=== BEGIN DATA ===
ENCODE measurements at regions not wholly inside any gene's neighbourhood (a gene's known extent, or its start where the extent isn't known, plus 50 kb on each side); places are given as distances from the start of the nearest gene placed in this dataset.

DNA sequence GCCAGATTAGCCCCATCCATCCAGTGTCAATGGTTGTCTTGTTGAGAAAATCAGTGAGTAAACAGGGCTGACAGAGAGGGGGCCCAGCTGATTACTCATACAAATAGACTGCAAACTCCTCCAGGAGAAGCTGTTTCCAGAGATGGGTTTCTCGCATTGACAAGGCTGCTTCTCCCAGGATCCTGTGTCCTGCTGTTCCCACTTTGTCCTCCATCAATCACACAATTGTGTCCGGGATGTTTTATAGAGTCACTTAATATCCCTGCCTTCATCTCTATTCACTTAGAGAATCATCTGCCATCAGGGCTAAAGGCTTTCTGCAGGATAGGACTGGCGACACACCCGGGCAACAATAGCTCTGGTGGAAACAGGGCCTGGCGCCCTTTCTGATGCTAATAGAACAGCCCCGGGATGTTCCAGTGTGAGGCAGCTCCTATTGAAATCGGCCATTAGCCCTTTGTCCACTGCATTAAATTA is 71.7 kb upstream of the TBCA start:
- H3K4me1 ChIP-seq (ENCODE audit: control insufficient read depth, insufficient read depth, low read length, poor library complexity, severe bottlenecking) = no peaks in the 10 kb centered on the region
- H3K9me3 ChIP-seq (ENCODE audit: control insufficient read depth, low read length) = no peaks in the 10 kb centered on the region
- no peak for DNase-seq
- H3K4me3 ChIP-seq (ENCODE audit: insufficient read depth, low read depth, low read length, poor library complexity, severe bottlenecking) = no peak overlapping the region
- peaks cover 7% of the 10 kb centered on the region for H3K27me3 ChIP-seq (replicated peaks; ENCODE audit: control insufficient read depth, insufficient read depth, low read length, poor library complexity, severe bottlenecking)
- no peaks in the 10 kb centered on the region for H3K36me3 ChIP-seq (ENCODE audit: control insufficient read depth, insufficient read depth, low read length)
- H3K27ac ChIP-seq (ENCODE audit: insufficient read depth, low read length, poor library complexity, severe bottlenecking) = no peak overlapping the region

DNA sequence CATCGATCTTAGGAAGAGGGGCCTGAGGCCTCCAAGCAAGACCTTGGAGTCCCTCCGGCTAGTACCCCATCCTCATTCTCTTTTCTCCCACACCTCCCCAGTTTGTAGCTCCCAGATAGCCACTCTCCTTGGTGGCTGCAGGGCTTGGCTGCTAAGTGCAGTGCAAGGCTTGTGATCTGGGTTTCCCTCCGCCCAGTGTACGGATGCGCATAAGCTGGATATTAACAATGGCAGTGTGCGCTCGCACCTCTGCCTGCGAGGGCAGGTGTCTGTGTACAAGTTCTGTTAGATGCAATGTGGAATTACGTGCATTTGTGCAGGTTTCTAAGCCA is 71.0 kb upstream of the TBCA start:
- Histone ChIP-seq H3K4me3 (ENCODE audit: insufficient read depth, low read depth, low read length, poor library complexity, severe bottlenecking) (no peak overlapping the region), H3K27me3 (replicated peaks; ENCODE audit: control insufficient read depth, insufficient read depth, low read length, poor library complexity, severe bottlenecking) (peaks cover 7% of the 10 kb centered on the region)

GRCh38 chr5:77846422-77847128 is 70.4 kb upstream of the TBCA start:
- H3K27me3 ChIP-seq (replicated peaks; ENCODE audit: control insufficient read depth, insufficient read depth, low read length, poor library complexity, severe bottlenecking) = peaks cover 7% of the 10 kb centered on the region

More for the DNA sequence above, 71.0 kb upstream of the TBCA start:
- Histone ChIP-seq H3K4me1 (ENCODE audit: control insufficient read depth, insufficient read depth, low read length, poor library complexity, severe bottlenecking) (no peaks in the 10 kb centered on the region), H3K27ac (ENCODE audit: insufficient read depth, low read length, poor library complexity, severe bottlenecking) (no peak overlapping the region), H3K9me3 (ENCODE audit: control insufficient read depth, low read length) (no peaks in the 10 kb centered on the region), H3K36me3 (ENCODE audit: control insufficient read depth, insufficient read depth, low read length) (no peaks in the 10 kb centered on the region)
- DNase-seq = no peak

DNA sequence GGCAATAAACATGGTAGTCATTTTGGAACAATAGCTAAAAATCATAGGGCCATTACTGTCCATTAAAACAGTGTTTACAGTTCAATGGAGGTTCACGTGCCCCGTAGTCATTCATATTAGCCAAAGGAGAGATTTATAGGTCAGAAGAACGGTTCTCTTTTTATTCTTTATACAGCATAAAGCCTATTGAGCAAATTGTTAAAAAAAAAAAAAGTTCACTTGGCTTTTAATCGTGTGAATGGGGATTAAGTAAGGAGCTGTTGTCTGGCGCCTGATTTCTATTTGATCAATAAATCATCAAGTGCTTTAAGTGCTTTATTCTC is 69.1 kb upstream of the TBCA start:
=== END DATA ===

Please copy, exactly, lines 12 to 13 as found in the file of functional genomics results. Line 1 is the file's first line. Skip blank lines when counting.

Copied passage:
GRCh38 chr5:77846422-77847128 is 70.4 kb upstream of the TBCA start:
- H3K27me3 ChIP-seq (replicated peaks; ENCODE audit: control insufficient read depth, insufficient read depth, low read length, poor library complexity, severe bottlenecking) = peaks cover 7% of the 10 kb centered on the region